- How long you intend to keep your house;
- And how comfortable you are with your mortgage payment changing from time to time.
The best way to find the "right" answer is to discuss your finances, your plans and financial prospects, and your preferences with a mortgage lender.
Apex Associates can help you find make the right decisions about which mortgage best suits your needs.
Contact Apex Today for More Information
How much will my credit history affect my ability to get a mortgage? Back to
Many home buyers are very worried about this issue. The truth is, most people don't need to be overly concerned about the effects of their credit history. Now this is not saying that if you haven't paid your bills for the last 3 years that you will easily qualify for a particular mortgage. In most cases the best thing to do is get a copy of your credit report to review before you apply for your mortgage. That way, if there are any errors you can take steps to correct them before you make your application.
If you have had credit problems, be prepared to discuss them honestly with your mortgage lender. Responsible mortgage lenders know there can be legitimate reasons for credit problems, such as unemployment, illness or other financial difficulties. If you had a problem that's been corrected, and your payments have been on time for a year or more, your credit will probably be considered satisfactory.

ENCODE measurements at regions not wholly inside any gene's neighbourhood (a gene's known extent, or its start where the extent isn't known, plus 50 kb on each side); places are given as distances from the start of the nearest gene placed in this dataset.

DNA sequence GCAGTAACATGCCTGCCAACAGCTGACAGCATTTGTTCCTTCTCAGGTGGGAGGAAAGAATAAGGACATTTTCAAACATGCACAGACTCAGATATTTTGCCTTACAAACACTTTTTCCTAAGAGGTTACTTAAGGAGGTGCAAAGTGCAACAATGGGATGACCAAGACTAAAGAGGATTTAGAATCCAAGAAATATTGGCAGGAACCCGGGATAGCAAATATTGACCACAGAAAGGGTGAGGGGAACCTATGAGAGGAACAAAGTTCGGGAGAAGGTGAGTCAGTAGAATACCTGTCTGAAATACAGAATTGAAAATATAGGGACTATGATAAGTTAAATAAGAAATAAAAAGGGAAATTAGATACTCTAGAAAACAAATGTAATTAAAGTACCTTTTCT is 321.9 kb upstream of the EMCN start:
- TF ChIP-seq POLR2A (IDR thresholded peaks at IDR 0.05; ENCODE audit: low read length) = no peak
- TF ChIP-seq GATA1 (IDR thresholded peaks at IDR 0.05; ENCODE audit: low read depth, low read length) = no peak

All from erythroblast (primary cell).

How much will I need for a down payment? Back to Top
It's probably less than you think. Many first-time buyers are surprised to learn there's no set answer to this question. Generally, though, your down payment can be anywhere from three to twenty percent of the home's value. Down payments can be lower for some special, first-time buyer loans, and veterans or those on active military service can obtain loans with no down payment at all.
What does my mortgage payment include? Back to Top
For most homeowners, the monthly mortgage payments include three separate parts: a payment on the principal of the loan (that is, the amount borrowed); a payment on the interest; and payments into a special account (called an escrow account) that your lender maintains to pay for things like hazard insurance and property taxes. These elements are called P.I.T.I. (Principal-Interest-Taxes-Insurance).
What happens after I applied? How long will it take? Back to Top
Your lender will begin the work of verifying all the information you've provided.
This process can take anywhere from days to weeks, depending on the type of mortgage you choose, whether you're buying a home outside your local community, and other factors.
Within three business days after your application, the lender must give you an estimate of your closing costs. (The closing is the actual settlement of your loan.) You'll also get a statement that shows your estimated monthly payment, the cost of your finance charges, and other facts about your mortgage.
For many home buyers, this waiting period can be nerve-wracking. So stay in touch with your mortgage lender, be prepared to answer any questions that might come up, and remember that mortgage lenders are in the business of making loans, not denying them.
Some homebuyers find the closing process to be one of the most intimidating aspects of buying a home because it's so unfamiliar. Ask your mortgage lender what to expect at your closing.
Call Apex Associates at 949-497-3600